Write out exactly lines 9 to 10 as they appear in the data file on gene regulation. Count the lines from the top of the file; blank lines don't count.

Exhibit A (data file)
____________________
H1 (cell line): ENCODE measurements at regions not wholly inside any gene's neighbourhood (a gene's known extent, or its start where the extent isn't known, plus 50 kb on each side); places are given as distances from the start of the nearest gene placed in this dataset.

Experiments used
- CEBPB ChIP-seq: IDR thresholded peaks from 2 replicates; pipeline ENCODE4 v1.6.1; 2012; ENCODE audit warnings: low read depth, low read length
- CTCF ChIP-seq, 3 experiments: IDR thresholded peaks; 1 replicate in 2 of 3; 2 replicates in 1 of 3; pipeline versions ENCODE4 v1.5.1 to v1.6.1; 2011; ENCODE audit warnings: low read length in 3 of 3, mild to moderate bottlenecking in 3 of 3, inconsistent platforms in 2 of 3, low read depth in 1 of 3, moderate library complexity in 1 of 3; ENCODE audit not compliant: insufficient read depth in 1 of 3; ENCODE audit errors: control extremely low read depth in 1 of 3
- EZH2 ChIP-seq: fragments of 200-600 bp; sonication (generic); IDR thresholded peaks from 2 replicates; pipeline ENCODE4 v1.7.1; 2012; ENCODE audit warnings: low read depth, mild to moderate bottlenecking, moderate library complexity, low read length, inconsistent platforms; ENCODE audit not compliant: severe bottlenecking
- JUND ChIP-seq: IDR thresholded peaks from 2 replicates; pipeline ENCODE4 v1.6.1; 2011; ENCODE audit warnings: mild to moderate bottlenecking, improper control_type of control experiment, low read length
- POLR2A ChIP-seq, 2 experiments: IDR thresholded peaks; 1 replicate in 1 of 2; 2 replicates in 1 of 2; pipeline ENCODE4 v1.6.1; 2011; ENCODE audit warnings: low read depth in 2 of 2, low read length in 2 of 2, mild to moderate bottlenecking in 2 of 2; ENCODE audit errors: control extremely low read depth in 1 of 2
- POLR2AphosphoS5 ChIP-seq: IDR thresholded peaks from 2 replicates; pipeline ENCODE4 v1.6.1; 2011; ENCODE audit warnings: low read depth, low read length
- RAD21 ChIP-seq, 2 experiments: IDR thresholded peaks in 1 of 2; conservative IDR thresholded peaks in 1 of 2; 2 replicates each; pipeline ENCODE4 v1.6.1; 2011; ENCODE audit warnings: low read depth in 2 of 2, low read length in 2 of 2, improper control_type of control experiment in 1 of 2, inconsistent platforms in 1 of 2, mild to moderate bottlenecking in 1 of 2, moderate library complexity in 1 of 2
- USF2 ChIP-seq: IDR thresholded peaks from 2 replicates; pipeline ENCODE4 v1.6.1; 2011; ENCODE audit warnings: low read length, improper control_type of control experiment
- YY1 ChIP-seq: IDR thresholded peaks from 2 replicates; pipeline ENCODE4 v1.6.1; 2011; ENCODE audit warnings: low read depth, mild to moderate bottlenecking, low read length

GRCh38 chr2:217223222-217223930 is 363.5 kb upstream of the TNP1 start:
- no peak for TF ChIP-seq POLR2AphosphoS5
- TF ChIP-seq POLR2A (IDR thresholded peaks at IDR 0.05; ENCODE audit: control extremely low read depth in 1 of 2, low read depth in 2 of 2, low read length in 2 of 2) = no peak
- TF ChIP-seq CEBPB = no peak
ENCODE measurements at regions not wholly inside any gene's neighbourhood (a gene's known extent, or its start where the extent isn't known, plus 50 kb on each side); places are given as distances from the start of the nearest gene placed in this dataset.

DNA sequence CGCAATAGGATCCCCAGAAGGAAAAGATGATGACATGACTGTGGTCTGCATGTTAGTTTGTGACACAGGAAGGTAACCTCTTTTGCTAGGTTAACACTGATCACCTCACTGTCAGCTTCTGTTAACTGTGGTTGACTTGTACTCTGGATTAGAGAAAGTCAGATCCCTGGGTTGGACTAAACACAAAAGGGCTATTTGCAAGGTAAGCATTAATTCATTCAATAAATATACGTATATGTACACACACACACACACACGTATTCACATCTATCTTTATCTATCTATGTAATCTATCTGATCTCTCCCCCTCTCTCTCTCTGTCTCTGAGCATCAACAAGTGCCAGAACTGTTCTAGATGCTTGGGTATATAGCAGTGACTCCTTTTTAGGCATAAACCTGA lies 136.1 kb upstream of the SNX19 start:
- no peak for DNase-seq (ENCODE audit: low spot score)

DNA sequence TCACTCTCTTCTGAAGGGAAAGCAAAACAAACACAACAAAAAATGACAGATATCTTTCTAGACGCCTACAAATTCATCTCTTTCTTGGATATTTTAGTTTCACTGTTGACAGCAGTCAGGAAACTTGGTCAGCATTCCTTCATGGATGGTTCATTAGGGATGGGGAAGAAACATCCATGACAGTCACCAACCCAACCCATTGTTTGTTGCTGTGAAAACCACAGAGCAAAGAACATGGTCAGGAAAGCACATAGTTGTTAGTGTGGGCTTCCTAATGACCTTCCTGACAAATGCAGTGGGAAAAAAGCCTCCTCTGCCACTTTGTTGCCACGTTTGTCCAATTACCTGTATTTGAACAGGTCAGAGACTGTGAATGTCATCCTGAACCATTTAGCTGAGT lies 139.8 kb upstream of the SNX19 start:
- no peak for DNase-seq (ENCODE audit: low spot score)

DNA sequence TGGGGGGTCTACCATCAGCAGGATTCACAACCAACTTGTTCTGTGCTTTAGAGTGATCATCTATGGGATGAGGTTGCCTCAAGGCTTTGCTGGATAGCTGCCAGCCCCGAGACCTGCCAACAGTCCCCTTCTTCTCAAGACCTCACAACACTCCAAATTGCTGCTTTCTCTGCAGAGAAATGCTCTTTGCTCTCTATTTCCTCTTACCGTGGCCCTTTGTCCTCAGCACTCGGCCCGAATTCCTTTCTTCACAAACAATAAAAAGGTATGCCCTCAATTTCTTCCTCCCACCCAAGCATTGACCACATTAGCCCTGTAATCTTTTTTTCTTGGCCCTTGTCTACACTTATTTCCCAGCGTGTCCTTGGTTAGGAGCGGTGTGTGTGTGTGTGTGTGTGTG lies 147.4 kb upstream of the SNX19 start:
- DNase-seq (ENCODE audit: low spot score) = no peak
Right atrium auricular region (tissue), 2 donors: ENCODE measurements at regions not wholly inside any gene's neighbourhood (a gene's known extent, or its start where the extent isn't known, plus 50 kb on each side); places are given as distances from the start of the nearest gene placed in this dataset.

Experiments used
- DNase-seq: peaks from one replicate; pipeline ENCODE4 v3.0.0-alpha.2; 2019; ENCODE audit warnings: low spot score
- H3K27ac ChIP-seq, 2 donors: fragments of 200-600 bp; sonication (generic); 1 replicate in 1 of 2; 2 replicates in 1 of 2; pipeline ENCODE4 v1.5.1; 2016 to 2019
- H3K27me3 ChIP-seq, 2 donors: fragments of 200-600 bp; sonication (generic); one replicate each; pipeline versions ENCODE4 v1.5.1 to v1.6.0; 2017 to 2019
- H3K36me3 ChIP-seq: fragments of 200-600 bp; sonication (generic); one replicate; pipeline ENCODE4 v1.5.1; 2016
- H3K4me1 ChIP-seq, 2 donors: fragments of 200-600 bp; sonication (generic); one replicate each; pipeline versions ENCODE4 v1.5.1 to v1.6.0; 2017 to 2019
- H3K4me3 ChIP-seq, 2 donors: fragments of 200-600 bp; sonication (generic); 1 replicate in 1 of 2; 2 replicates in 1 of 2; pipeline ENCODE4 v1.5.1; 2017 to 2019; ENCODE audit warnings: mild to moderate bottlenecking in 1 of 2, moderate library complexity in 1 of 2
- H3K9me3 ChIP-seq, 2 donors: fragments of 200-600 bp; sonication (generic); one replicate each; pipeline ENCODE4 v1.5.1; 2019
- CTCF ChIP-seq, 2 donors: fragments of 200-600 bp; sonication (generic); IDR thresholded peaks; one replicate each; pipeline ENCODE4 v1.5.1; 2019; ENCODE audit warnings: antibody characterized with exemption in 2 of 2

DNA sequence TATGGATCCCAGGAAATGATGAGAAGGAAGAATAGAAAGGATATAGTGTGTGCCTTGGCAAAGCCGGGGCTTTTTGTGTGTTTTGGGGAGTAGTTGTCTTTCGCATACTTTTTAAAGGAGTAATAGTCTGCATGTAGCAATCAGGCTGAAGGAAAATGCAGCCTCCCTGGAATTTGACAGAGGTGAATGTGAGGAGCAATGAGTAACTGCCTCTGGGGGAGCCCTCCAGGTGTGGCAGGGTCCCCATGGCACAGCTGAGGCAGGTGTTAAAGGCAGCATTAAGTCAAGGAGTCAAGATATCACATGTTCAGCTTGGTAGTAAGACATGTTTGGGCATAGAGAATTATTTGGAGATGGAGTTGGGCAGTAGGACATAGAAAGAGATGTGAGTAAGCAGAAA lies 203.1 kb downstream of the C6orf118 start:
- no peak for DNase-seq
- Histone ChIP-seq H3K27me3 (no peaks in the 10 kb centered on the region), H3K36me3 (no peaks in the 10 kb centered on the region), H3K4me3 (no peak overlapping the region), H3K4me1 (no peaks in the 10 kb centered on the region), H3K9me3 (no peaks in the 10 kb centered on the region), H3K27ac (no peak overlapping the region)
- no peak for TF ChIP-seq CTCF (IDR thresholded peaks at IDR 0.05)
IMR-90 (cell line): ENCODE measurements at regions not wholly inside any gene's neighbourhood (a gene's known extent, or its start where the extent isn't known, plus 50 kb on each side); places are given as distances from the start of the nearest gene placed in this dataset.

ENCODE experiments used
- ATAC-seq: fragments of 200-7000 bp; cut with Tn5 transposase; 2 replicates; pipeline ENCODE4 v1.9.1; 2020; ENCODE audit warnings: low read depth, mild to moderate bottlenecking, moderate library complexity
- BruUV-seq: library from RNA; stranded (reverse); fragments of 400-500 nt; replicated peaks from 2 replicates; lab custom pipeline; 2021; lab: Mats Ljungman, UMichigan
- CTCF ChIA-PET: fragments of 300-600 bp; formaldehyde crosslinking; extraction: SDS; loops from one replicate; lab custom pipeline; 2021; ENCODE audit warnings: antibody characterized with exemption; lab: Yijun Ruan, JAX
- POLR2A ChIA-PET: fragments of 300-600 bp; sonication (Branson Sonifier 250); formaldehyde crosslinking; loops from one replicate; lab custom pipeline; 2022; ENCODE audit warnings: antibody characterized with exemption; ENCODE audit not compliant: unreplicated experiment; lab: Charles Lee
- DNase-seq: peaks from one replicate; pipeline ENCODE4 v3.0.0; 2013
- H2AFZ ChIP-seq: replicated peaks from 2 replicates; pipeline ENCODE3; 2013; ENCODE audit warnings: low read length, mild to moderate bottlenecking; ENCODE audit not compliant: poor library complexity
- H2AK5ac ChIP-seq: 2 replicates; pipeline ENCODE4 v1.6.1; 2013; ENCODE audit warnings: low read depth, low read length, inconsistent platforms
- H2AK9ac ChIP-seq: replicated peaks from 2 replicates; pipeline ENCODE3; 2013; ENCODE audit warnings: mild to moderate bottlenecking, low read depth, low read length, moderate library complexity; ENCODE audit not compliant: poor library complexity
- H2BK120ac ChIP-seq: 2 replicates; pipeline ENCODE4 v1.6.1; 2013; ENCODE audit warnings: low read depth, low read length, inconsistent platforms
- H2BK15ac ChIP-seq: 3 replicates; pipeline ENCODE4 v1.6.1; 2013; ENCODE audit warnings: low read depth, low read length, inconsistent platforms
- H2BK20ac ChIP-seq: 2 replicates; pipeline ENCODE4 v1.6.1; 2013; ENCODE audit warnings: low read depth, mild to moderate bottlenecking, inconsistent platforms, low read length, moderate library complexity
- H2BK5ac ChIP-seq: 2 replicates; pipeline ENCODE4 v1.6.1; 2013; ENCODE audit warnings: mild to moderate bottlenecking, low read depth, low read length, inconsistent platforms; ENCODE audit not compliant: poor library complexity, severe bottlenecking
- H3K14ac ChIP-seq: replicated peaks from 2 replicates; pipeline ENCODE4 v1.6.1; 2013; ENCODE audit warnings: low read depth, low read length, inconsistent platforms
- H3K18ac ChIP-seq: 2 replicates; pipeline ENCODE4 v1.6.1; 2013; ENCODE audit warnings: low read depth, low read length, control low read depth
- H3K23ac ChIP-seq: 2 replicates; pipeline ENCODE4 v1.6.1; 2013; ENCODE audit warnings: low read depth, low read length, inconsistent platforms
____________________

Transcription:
- RAD21 ChIP-seq, 2 experiments: IDR thresholded peaks in 1 of 2; conservative IDR thresholded peaks in 1 of 2; 2 replicates each; pipeline ENCODE4 v1.6.1; 2011; ENCODE audit warnings: low read depth in 2 of 2, low read length in 2 of 2, improper control_type of control experiment in 1 of 2, inconsistent platforms in 1 of 2, mild to moderate bottlenecking in 1 of 2, moderate library complexity in 1 of 2
- USF2 ChIP-seq: IDR thresholded peaks from 2 replicates; pipeline ENCODE4 v1.6.1; 2011; ENCODE audit warnings: low read length, improper control_type of control experiment